So yeah, Hyena‘s subject matter is grim, and several disturbing scenes lie within its 110 minutes, but the comparisons that have been made between Johnson’s film and the work of Nicolas Winding Refn seem wide of the mark to me. One or two shots here are gratuitous, but we’re talking about fleeting moments, and although the depiction of violence towards women (and prostitutes in particular) is understandably unpleasant to watch it should be noted that Johnson sought the input of Eaves, a charity that offers support for vulnerable women, while making the film. Similarly while this has been somewhat predictably referred to as ‘England’s Bad Lieutenant‘ because of its amoral central character, it’s actually far closer in tone to those films mentioned a couple of paragraphs above than any American release I can think of.

There’s a suitably moody, synth-heavy soundtrack by Matt Johnson (credited to his old band, The The) while cinematographer Benjamin Kračun shoots London as a gloomy city, pallid during the day and reliant on flashes of neon for colour at night, while in terms of locations the director generally opts for nondescript roads, Brutalist tower blocks, betting shops and rancid, smoke-stained pubs (each of which seems to have held out thus far against the jointly-spreading viruses of beards and craft beer); even the more lively and colourful environs of Soho’s Old Compton Street carry an unfamiliar menace here. In truth I haven’t seen London look this London on the big screen for quite some time, even though I’m hardly au fait with the seedy underbelly depicted or the activities that take place.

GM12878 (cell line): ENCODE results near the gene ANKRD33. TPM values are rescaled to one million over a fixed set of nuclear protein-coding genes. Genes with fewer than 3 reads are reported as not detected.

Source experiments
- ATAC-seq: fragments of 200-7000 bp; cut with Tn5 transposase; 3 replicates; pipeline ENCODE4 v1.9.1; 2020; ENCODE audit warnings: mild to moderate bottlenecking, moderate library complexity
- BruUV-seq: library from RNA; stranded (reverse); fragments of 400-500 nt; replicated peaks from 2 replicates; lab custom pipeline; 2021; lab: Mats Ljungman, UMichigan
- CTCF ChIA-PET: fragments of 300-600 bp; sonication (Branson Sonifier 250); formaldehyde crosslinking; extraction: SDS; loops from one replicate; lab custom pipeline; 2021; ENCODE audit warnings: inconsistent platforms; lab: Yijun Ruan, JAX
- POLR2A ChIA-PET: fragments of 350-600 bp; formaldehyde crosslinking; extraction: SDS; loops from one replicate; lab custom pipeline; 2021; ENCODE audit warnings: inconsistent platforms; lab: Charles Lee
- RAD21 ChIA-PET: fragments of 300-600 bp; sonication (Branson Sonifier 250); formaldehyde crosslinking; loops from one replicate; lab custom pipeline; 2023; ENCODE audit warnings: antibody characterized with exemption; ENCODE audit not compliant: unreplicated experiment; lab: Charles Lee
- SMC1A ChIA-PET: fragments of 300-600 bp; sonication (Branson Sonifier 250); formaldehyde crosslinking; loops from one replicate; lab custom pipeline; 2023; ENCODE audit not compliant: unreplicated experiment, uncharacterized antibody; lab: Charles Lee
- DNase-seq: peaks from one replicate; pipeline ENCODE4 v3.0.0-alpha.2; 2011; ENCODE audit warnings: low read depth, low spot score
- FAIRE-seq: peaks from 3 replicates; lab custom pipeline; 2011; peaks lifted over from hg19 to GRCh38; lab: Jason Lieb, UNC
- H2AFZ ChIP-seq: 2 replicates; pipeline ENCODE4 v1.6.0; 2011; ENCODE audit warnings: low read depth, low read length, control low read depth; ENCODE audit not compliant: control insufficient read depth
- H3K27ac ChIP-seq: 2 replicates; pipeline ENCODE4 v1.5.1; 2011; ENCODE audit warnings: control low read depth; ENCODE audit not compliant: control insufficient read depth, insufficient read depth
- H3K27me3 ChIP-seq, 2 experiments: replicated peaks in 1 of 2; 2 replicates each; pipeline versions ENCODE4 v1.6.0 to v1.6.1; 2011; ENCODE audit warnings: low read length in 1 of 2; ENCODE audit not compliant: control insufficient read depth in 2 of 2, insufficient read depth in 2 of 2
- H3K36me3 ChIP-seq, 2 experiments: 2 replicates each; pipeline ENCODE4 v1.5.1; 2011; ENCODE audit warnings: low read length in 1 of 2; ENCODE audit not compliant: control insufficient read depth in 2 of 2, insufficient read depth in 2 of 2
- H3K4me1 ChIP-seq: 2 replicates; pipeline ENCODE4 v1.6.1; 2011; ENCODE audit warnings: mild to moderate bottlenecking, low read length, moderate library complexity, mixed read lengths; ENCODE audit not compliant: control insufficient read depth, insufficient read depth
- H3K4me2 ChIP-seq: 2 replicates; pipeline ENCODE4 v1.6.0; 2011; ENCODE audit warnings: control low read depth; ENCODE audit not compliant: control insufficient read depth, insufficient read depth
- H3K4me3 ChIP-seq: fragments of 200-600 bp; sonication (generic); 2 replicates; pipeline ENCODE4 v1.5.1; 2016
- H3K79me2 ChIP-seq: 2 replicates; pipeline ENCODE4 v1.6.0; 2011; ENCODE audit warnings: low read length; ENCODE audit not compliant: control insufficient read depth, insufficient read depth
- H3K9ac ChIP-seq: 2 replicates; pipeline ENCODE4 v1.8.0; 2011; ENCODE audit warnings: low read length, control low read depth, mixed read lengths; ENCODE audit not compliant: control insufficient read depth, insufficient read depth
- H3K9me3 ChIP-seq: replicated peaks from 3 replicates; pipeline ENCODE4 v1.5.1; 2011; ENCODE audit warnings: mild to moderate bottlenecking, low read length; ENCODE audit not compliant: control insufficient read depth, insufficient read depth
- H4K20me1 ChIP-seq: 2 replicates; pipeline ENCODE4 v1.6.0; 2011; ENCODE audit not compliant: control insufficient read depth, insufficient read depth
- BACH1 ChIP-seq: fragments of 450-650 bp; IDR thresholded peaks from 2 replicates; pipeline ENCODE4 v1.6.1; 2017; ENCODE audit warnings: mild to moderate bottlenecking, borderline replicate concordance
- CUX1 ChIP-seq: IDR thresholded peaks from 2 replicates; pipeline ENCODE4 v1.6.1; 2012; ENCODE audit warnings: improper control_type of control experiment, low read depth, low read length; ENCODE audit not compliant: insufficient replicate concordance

The story does drift a little at times and an attempt at an ambiguous ending sadly misses the mark, but Hyena still sits ahead of the pack thanks to its stylish look and its effective performances. Johnson even finds time for a dash of humour: at one point when the Albanians are waiting for Logan to return to his flat they watch an old Norman Wisdom film on TV; bizarrely Wisdom became incredibly popular in Albania as he was one of the few Western actors whose films were played in the country during the dictatorship of Enver Hoxha.

Directed by: Gerard Johnson.
Written by: Gerard Johnson.
Starring: Peter Ferdinando, Stephen Graham, Neil Maskell, Orli Shuka, Gjevat Kelmendi, Elisa Lasowski, MyAnna Buring, Richard Dormer, Gordon Brown, Tony Pitts.
Cinematography: Benjamin Kračun.
Editing: Ian Davies.
Music: The The.
Certificate: 18.
Running Time: 112 minutes.
Year: 2015.